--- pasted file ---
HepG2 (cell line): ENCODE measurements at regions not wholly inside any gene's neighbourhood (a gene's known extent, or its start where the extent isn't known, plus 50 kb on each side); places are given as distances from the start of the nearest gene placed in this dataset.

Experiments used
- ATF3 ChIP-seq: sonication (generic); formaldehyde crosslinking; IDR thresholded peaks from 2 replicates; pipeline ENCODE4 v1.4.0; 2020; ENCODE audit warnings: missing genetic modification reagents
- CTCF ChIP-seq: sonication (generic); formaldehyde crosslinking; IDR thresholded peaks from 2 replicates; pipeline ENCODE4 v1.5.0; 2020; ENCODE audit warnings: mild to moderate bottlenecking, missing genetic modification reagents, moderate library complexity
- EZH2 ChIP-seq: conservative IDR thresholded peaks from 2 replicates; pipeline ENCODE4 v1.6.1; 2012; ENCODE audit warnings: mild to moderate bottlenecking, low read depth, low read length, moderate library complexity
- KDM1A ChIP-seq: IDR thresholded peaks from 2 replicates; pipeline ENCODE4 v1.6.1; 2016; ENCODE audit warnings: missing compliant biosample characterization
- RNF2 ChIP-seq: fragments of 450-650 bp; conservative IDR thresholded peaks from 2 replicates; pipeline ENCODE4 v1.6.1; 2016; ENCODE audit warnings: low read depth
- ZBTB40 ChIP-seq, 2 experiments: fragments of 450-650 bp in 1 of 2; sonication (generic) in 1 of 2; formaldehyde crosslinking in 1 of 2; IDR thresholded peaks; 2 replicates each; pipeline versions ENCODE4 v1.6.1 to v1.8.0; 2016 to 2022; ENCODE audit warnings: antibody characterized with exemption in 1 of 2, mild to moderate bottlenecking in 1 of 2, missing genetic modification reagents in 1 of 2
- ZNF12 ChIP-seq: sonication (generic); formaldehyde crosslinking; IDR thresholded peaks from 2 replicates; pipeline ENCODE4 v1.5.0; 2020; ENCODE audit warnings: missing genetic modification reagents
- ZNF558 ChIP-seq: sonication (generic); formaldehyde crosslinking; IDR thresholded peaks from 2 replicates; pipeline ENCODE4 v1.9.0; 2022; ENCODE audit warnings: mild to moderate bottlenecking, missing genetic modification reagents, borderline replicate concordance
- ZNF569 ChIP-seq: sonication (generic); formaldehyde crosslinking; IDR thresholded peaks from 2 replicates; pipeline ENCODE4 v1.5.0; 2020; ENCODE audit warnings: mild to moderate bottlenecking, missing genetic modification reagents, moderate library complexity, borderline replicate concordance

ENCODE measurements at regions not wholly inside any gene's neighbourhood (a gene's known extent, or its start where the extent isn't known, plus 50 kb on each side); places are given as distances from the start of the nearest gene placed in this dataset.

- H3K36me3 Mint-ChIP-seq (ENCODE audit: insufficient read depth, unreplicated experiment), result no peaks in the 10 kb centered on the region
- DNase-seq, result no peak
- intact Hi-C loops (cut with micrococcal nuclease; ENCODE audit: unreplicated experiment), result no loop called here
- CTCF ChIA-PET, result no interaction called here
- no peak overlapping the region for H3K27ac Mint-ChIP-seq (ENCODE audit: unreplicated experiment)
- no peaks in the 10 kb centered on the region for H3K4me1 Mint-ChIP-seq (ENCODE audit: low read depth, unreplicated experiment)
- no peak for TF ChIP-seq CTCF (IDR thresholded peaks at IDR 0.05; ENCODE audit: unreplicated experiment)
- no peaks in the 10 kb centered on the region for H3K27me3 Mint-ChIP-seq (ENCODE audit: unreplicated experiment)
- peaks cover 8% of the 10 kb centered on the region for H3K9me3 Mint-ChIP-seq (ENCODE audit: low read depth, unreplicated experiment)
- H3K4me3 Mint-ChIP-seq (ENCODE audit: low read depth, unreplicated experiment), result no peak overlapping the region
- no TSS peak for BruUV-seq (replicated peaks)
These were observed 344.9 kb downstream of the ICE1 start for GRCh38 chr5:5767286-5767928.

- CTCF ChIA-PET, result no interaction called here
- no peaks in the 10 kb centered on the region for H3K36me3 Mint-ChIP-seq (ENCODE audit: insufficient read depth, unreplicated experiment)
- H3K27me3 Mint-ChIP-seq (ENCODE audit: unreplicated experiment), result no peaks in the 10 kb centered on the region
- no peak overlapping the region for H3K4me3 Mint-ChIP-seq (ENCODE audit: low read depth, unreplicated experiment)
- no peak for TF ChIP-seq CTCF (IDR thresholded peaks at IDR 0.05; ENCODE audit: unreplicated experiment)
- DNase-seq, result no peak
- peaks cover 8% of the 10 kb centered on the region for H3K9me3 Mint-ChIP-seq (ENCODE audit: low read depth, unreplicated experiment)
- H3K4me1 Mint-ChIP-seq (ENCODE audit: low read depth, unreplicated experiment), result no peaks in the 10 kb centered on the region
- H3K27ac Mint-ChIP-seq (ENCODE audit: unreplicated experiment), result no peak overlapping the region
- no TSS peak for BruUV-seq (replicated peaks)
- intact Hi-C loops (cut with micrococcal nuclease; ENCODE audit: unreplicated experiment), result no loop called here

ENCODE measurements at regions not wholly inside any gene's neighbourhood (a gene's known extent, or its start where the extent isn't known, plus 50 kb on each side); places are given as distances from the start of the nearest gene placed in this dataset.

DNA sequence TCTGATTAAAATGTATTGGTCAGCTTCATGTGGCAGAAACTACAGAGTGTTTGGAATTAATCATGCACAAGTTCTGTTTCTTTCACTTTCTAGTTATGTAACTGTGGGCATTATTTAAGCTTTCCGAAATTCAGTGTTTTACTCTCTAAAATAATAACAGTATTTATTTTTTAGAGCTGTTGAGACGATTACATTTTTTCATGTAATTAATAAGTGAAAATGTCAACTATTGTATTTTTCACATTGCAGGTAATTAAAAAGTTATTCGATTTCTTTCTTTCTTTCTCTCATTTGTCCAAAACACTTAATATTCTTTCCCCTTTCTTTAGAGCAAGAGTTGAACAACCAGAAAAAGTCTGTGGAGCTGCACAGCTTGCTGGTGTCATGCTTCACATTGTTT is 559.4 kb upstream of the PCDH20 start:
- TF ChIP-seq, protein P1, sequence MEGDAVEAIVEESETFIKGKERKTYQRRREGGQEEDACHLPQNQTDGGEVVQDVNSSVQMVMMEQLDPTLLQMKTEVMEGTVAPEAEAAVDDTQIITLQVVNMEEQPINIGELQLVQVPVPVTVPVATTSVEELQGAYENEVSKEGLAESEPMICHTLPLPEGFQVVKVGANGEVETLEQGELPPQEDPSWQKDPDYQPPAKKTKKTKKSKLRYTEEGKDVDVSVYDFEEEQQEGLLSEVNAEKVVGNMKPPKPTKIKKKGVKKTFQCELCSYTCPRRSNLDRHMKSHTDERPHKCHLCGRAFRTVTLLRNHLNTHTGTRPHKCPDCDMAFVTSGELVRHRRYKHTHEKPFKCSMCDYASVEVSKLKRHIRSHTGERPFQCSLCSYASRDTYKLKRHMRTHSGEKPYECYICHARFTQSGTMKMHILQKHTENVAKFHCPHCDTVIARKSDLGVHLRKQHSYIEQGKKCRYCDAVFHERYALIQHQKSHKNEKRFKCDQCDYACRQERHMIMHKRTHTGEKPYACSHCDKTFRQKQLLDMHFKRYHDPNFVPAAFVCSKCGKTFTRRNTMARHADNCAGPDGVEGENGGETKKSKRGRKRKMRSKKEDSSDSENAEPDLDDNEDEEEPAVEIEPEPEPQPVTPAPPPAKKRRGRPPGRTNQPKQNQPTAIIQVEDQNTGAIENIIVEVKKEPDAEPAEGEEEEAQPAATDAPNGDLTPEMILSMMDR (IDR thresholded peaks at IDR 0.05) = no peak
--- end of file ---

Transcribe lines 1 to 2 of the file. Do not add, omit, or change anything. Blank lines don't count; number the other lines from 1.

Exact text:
HepG2 (cell line): ENCODE measurements at regions not wholly inside any gene's neighbourhood (a gene's known extent, or its start where the extent isn't known, plus 50 kb on each side); places are given as distances from the start of the nearest gene placed in this dataset.

Experiments used